It’s tough to decide what to look for in a 3D printer these days. The oldest machines use sturdy, reliable parts, but can feel intimidating to the beginner. 3D printers aimed at the mass market favor closed-off designs meant to make them simpler to use, but they usually don’t live up to that promise and become even bigger headaches to fix.
The Lulzbot Mini is the new mid-range ($1,350) 3D printer from Aleph Objects, which has traditionally made printers for relatively experienced users. The machine has the same stripped-down, industrial feel of early—and technologically challenging—desktop 3D printers. But over several months of testing it proved so reliable and easy to use that I am convinced it belongs in the mass-market printer category.
Unboxing a 3D printer for the first time can be scary. Did it break during shipping? Do you need to calibrate it? Where does this weird part go?
Luckily, the Lulzbot Mini comes with a thorough guide to getting started. A twig of filament—the spooled string of plastic that feeds into the printer—comes pre-loaded in the printer with directions on how to use it for a test print.
When that runs out and you move to an actual spool, which hangs from a bar at the top of the printer, the guide walks through how to pop open the print head and load in the fresh filament. Like much of the printer’s innards, the latch you pop open is made of 3D printed plastic. It feels a bit flimsy. But the filament loaded easily enough, and if the compartment ever breaks, Aleph provides the files to just 3D print a replacement part.
The Lulzbot Mini’s print bed is made from a plastic called polyetherimide (PEI) that requires no maintenance. Most 3D printers need to have their bed prepped with painters tape, glue or hairspray to ensure the printed plastic sticks. PEI adheres to plastic on its own and does not need to be cleaned between prints.
Once everything is set up, you load a model into the software and hit print. Then, that’s it. The Lulzbot Mini and its software take care of everything else.
The Lulzbot Mini runs a custom version of Cura—the open source 3D printing software produced by popular 3D printer maker Ultimaker. Those who have used other 3D printers will have an easy time with Cura, but users new to the machines will likely find it intimidating. That feeling quickly abates.
Cura opens with a 3D workspace. You load in a file the same way you would open a document in Microsoft Word. Short menus on the left side provide options such as print quality and filament type. Models can also be rotated and scaled. It’s not beautiful, but it is simple and intuitive.
My one gripe is that Cura doesn’t warn you of potential print errors. For example, a particularly steep overhang can cause the print to fail or have defects.
Once you hit print, Cura cuts up the file into the tiny layers the printer will print and spits out the code. All of this is done in the background, without any action required from the user. Then the intimidating window pops up. The print control window lets you do everything from move the print head by a few millimeters to giving direct, typed demands to the printer.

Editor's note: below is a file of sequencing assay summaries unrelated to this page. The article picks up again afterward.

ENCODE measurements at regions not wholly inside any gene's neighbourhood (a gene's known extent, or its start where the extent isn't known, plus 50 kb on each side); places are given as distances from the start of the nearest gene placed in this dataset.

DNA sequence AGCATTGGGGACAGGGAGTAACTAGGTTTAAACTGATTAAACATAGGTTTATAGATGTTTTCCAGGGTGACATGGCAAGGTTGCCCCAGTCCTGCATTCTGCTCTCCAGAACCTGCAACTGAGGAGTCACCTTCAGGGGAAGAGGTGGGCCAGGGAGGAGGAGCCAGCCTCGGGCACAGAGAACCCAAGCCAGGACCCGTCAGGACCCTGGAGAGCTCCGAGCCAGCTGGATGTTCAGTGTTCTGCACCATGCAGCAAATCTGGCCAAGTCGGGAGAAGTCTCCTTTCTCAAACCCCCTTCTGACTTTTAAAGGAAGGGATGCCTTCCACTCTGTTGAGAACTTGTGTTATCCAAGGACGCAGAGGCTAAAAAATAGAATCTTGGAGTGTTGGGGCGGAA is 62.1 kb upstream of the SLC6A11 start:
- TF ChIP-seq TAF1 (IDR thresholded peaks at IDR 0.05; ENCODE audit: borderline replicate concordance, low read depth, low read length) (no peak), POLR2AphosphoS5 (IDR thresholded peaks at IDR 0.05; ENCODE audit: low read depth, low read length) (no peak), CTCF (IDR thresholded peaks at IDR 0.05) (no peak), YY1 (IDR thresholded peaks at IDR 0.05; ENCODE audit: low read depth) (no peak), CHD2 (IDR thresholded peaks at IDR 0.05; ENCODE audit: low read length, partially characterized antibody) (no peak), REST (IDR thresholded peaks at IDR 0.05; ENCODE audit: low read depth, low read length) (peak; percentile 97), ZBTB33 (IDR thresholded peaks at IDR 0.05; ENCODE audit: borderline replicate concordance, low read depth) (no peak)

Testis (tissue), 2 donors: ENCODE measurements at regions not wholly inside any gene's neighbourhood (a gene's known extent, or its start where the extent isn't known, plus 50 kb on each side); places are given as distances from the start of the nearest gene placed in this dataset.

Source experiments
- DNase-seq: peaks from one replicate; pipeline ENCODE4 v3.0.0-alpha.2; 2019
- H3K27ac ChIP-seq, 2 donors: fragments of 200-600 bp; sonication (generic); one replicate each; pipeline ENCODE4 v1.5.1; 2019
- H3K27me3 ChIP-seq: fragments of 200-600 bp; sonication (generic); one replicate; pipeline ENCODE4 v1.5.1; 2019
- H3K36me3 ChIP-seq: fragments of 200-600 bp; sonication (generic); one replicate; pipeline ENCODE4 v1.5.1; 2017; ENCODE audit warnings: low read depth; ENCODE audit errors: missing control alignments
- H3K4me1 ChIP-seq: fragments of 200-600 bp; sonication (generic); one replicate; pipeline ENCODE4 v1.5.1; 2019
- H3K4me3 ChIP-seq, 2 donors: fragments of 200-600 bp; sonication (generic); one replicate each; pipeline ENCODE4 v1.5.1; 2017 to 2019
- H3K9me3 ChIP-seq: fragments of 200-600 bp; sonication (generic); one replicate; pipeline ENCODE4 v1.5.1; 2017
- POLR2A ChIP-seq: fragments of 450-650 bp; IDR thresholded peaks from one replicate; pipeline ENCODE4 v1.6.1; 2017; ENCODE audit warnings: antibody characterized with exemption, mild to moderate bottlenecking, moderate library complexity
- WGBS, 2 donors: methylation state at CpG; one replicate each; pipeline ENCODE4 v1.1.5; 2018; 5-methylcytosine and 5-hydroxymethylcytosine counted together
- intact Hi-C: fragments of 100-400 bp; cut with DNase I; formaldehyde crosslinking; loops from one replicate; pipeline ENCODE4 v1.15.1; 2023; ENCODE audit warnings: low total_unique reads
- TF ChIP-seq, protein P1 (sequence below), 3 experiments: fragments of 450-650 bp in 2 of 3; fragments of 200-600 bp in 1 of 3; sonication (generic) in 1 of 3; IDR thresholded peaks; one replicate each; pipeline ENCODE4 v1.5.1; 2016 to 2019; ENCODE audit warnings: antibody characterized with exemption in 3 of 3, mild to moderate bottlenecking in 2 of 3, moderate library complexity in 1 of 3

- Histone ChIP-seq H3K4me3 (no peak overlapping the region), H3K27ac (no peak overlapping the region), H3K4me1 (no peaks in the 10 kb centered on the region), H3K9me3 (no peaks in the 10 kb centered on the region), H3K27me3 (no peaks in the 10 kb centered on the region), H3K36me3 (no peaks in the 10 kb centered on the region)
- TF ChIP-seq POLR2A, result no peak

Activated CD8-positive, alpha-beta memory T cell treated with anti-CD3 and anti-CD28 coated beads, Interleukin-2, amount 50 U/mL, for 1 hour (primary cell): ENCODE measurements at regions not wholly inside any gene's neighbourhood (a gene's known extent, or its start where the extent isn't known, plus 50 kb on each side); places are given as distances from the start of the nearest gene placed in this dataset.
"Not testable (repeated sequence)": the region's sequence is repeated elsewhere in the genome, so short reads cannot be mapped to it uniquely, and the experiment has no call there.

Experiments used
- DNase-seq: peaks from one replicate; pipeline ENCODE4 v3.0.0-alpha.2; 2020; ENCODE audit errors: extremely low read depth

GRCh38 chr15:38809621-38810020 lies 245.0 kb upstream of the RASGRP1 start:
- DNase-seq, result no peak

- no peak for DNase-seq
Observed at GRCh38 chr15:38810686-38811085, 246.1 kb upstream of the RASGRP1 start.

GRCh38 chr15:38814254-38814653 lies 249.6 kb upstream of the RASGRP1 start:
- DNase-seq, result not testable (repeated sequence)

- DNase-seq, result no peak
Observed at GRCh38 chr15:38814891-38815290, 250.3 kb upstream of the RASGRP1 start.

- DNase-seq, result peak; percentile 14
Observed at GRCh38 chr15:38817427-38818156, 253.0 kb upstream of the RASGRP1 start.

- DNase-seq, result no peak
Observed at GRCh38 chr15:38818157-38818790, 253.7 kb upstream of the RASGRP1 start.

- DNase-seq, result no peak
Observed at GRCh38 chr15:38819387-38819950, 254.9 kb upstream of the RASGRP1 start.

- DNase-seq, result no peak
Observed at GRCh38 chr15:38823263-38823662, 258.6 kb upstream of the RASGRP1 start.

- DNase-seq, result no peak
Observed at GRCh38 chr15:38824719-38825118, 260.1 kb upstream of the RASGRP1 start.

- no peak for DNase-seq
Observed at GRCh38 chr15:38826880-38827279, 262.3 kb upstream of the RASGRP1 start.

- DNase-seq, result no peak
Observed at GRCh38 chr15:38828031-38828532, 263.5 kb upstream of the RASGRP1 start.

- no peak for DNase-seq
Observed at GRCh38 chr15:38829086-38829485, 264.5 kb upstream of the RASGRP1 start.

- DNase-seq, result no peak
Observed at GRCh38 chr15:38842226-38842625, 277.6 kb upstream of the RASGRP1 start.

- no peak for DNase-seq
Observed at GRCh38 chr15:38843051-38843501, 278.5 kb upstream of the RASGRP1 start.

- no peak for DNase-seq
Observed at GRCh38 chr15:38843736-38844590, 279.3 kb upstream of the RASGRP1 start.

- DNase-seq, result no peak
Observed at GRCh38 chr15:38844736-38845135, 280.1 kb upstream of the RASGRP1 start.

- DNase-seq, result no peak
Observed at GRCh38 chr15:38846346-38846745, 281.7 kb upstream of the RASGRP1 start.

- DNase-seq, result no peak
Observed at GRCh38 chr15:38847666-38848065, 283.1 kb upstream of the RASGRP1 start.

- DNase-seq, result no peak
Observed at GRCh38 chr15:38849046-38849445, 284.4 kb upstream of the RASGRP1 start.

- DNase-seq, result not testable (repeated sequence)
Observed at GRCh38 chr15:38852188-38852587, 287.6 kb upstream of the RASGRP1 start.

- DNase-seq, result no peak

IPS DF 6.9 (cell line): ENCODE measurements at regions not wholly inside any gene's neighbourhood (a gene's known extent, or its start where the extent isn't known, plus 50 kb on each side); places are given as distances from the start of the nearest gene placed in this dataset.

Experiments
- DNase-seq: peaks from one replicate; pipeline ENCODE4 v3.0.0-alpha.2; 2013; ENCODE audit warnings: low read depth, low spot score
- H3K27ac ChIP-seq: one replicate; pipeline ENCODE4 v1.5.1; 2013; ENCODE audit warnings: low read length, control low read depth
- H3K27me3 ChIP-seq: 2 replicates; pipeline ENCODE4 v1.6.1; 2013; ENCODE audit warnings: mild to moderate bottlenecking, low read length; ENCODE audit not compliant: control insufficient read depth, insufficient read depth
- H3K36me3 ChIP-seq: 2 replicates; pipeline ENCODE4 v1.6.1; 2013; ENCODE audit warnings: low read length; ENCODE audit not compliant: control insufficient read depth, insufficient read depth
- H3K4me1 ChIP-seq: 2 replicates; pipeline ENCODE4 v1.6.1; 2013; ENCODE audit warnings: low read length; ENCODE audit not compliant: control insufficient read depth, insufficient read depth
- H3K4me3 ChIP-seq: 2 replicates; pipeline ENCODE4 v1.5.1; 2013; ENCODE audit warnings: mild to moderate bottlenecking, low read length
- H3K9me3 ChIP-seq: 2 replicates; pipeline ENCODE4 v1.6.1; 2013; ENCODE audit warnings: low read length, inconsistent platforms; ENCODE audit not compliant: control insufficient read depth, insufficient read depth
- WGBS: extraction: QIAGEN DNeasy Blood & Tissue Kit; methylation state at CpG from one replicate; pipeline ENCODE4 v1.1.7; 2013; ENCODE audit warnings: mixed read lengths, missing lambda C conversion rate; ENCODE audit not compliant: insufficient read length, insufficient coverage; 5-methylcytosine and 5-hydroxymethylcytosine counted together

On an old RepRap—the open source 3D printers that helped to jumpstart the consumer 3D printer market—this window was necessary. You used all of the controls. The good news is on a Lulzbot Mini everything is automated. After you hit print, the printer just prints. Just put your hand over your screen and ignore all the complicated information, because you don’t have to use it.
But if you want to, you still can.
It Just Works
Once the printing gets underway, you can appreciate where the Lulzbot Mini really stands out. Before each print, the printer cleans its print head on a pad at the back of the print bed, which helps prevent clogs. The pad needs to be replaced every so often.
The print head also carefully touches down on each of the four corners of the print bed to ensure it is level. Traditionally, the head had to be lowered to the bed manually to ensure it started printing at the right level. Automatic leveling has become fairly standard on modern printers, and the Lulzbot Mini nailed it every single time. The head always made perfect contact with the bed.
That precision continues throughout the prints. While the Lulzbot Mini has the occasional hiccup on tough overhangs, its basic printing is remarkably reliable. I didn’t have a single print fail for no apparent reason—something that’s sadly common on other printers.
While printing with HIPS, the somewhat unusual plastic that Aleph recommends for printing on its machines, prints stuck to the PEI bed perfectly every time. And once the bed cools, they actually pop off on their own. You simply lift the printed model off and the bed is all set for the next print.
To sell such a nice printer at such a relatively low price, Aleph gave the Lulzbot Mini some clear handicaps. It does not print over WiFi or via an SD card. Instead, your computer must be tethered to it via a USB at all times. It’s inconvenient, and if you accidentally unplug the cord you have to start over.
The Mini also trades out Aleph’s higher-end TAZ 5 printer’s large print volume for one that measures 6 x 6 x 6 inches. That’s enough to print a cover for your mobile phone and lots of other trinkets, but limits its use for prototyping and other jobs that require large models.
I was pleasantly surprised by the Lulzbot Mini’s ease of use and reliability, which easily beat out any printer I have used in the past. Its low-maintenance nature erased many of the headaches I usually associate with 3D printing.
If you are interested in buying your first 3D printer (or second, or third), take note of the Lulzbot Mini. It may not look the friendliest, but it is. If only every desktop printer could be this trustworthy.